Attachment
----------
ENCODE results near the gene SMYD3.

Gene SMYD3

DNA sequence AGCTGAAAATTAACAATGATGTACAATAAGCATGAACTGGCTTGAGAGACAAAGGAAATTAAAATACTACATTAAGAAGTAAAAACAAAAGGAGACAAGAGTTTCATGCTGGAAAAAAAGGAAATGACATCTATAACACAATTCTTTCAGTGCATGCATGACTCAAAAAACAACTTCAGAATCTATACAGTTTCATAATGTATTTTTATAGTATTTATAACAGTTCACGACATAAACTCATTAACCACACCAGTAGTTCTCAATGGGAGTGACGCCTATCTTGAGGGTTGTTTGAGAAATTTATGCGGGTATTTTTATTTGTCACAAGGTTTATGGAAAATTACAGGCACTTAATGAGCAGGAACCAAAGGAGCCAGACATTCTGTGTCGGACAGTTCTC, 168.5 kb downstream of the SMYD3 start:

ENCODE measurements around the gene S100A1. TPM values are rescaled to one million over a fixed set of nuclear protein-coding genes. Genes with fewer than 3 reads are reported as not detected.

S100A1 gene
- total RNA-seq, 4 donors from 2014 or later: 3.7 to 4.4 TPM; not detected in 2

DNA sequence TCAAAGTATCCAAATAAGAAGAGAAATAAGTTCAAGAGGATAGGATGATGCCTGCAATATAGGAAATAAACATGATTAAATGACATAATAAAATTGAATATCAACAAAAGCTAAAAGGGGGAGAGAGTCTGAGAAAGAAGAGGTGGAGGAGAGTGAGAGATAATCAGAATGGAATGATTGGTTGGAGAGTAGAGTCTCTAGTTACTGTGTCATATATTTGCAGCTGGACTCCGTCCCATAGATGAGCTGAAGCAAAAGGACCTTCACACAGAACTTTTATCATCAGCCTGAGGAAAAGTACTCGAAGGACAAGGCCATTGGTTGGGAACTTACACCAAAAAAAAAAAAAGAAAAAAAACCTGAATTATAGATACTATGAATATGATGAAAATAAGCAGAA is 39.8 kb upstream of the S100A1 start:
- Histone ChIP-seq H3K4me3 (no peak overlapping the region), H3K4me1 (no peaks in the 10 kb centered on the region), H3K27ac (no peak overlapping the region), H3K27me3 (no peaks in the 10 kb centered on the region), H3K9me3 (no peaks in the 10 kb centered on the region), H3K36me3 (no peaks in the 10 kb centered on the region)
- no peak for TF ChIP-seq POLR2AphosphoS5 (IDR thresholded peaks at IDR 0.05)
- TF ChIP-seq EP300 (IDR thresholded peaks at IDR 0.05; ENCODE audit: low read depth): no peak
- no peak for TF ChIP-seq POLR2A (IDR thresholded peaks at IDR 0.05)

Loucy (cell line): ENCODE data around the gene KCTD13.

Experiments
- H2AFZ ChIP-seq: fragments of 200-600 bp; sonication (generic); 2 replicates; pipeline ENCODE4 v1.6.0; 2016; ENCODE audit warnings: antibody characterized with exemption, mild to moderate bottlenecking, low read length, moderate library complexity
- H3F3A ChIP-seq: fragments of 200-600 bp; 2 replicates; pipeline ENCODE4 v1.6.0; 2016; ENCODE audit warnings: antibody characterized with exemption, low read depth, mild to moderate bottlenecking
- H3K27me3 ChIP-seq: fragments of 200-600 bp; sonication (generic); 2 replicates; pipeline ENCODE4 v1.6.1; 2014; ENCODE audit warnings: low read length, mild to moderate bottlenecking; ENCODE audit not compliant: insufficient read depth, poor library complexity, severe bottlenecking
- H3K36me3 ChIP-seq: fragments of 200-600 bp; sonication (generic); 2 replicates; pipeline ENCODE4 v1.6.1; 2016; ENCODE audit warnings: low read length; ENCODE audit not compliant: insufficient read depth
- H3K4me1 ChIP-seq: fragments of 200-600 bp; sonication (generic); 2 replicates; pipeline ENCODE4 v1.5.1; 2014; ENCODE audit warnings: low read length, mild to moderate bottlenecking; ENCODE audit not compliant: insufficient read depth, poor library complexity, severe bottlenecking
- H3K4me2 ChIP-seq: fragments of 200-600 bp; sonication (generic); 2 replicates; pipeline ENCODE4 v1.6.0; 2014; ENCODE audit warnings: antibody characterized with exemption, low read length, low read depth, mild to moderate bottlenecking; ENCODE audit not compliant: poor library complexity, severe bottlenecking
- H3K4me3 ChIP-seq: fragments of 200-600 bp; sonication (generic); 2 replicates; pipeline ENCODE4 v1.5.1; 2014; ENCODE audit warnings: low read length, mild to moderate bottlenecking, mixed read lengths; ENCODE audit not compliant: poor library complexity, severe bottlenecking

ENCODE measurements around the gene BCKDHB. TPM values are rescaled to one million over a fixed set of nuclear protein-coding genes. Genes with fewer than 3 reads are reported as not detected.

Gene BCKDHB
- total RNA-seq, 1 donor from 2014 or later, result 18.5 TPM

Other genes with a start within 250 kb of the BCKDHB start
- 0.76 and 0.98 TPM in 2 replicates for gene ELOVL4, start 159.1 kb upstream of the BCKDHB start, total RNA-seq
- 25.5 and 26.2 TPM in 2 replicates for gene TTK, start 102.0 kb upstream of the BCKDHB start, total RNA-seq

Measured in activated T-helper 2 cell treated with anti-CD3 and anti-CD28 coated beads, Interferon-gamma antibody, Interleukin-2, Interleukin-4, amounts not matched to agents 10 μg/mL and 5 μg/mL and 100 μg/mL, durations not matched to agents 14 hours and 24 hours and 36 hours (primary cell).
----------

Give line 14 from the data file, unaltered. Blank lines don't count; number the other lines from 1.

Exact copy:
- H2AFZ ChIP-seq: fragments of 200-600 bp; sonication (generic); 2 replicates; pipeline ENCODE4 v1.6.0; 2016; ENCODE audit warnings: antibody characterized with exemption, mild to moderate bottlenecking, low read length, moderate library complexity